Goods that are Fair Trade Certified ™ by Fair Trade USA help provide safe working conditions and environmental protections, while empowering farmers to create sustainable livelihoods and improve their communities. They do so by utilizing their “Community Development Funds,” additional money workers earn on top of wages that workers can use for improvements of their choosing. In 2023, Kauai Coffee Company will begin dispersing its Community Development Funds toward unique needs within our community.
Every year we produce nearly 4 million pounds of cherry pulp and mulch from pruning the coffee trees. This compost is put back into the land as a soil nutrient. In addition to adding nutrients to the soil, compost and our cover crops retain moisture and reduce watering, weeds, and herbicide use. To conserve water during the harvest, we also divert water from the drip irrigation system to the processing plant, where it is used to clean and remove the coffee bean from the cherry. Because we only use our water in processing, it is filtered and then reapplied to the coffee fields.
Blessing the Harvest
Blessings are a sacred Hawaiian tradition. Most years, we begin the harvest season with a pule (prayer or blessing) led by a Kumu (teacher/source of knowledge). The purpose of the annual harvest blessing is to acknowledge our role as stewards of the land, continue the traditions of the Hawaiian culture, and honor those who came before us to make our work possible.
This year, we were honored to have kumu hula Leinaʻala Pavao Jardin and her daughter from Hālau Ka Lei Mokihana o Leina'ala speak to our 'ohana and lead us in this tradition. 2019 was the last time we were able to come together for a harvest blessing in person, and we were so glad to have the opportunity to observe this important tradition together again.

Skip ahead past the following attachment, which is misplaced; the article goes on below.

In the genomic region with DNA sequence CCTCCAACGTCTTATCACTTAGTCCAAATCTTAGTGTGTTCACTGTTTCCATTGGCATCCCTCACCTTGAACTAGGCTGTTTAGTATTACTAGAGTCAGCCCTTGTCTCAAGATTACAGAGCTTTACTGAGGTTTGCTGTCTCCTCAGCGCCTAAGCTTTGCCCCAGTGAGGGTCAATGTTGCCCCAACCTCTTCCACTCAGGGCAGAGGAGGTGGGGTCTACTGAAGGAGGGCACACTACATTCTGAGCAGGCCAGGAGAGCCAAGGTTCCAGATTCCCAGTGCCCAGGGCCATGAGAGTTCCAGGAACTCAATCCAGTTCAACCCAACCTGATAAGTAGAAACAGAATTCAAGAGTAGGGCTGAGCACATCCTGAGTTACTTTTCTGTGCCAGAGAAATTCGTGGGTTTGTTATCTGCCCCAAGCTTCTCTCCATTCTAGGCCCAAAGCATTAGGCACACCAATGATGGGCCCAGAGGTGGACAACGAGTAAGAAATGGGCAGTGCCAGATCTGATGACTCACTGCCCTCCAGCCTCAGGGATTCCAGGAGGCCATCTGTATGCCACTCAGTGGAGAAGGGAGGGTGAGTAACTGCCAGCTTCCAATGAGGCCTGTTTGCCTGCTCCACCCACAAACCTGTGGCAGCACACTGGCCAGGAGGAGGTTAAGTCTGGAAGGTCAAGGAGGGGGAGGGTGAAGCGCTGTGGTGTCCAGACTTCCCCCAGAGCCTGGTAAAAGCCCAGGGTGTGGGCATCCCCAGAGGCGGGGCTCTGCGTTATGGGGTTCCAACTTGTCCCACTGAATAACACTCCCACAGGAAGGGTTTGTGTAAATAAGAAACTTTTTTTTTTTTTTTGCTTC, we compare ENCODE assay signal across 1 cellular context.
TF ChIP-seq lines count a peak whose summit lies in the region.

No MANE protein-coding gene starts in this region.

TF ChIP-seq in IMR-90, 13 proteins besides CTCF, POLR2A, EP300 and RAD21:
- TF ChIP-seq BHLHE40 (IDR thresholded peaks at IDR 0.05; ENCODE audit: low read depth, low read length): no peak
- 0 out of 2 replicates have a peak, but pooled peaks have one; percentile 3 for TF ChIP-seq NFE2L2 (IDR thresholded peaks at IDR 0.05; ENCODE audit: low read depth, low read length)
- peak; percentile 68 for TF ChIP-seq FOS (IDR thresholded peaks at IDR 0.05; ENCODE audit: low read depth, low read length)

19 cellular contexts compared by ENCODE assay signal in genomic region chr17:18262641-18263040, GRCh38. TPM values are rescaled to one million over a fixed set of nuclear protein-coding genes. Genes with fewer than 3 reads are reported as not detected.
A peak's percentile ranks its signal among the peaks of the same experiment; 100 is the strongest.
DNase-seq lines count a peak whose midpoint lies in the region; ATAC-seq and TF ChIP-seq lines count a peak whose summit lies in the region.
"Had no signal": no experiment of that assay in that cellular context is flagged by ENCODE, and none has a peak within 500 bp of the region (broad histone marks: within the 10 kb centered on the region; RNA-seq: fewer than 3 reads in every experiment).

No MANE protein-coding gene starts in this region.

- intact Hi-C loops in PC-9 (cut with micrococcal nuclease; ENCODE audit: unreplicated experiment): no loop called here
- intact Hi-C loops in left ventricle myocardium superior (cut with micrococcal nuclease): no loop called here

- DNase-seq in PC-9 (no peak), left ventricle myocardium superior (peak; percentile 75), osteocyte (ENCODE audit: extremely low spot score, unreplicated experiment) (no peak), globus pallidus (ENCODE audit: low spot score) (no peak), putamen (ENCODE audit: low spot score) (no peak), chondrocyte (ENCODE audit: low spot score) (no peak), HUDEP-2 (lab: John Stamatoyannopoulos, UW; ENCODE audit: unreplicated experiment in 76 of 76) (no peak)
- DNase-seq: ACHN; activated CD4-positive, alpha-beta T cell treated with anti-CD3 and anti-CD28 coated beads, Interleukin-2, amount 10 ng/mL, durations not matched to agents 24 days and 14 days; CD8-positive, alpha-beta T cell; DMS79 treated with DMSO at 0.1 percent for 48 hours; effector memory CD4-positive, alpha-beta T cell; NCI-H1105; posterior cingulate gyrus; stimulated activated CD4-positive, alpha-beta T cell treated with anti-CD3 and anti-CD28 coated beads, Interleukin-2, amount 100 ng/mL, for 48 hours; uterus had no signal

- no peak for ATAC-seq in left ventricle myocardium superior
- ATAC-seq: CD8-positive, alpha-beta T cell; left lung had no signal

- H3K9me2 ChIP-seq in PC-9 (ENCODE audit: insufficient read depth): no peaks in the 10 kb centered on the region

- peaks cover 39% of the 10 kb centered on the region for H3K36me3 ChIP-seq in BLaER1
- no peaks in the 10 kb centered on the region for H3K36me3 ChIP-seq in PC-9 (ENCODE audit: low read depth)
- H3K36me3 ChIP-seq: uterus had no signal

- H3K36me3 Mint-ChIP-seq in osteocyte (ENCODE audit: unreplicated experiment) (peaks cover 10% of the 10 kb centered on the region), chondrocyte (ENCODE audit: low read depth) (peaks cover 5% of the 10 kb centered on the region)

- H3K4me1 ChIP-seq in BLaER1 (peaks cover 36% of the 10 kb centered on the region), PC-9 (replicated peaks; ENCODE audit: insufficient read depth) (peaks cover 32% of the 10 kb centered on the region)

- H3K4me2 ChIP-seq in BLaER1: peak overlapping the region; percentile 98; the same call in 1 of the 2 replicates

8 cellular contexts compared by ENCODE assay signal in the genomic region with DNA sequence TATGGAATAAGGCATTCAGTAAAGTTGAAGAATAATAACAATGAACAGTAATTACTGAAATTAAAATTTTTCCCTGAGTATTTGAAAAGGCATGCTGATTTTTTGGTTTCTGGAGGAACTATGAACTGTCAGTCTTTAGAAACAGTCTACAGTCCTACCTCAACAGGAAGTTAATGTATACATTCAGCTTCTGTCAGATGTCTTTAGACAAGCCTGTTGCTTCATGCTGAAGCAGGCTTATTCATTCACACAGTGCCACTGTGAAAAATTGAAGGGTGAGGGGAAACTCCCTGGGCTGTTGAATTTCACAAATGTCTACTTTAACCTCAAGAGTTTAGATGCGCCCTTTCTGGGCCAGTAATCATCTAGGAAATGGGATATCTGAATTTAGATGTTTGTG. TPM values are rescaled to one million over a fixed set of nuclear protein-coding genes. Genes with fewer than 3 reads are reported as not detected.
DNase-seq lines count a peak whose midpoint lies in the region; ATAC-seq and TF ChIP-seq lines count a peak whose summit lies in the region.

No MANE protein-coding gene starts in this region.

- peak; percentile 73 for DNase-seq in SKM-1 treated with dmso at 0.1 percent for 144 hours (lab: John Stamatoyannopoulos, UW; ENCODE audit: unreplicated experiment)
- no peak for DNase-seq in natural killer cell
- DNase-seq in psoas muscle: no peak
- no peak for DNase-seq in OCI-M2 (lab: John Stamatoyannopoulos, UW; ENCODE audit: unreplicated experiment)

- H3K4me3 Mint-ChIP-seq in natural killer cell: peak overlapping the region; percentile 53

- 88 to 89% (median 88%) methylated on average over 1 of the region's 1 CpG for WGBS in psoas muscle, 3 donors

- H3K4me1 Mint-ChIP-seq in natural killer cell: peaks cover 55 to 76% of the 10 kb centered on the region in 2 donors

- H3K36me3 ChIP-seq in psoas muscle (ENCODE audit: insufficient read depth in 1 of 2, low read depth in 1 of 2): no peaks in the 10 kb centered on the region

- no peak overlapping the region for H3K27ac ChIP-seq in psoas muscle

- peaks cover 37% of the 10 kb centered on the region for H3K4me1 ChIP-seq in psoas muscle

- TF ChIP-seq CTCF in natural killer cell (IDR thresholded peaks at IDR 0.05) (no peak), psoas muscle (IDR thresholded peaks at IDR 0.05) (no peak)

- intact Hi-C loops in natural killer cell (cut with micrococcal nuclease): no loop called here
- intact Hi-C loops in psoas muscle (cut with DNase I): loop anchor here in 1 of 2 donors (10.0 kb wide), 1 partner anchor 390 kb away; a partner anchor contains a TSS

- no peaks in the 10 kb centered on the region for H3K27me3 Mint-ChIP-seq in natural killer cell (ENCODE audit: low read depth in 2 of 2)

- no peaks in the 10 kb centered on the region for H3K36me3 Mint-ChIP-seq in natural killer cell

2022 Kauai Coffee Harvest Team
Kauai Coffee tastes like paradise for many reasons, but mostly because of the aloha our entire team puts into growing and caring for it from seed to cup. We are so grateful for every single member of our staff. Kauai Coffee is truly a labor of love we love to share with you!
Protecting WildlifeKauai and the ocean that surrounds it are home to a lot of interesting and endangered wildlife. During the harvest season, our shift crews work 24 hours a day. However, three days prior and three days after the new moon, we do not harvest between sunset and midnight because 90% of the population of endangered Newell's Shearwater birds nest on Kauai and fledglings take their first flight during that time. This is an important precaution because Shearwater fledglings are attracted to light and could get distracted and disoriented by the large pole lights we use to illuminate the fields.
How Much Time Passes Between Harvest and Brewing a Cup of Kauai Coffee?It depends. It typically takes around four months from harvested seed to cup. However, coffee isn't like other fruit or vegetable crops because we discard the fruit and process the seeds. Green coffee beans that have been cleaned, dried, and are ready for roasting can be stored for a long time before the flavor is compromised. So, we can make sure our previous crop is exhausted before roasting the new crop. However, if we are low in stock of specific varietals, we can be flexible and shift schedules, so they become available sooner. In short, there isn't always a set time frame; it depends on our inventory.